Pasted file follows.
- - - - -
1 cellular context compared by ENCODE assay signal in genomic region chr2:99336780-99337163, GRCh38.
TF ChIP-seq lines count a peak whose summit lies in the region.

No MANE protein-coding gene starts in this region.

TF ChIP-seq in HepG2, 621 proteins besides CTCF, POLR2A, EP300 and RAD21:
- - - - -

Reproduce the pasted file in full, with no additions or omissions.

1 cellular context compared by ENCODE assay signal in genomic region chr2:99336780-99337163, GRCh38.
TF ChIP-seq lines count a peak whose summit lies in the region.

No MANE protein-coding gene starts in this region.

TF ChIP-seq in HepG2, 621 proteins besides CTCF, POLR2A, EP300 and RAD21: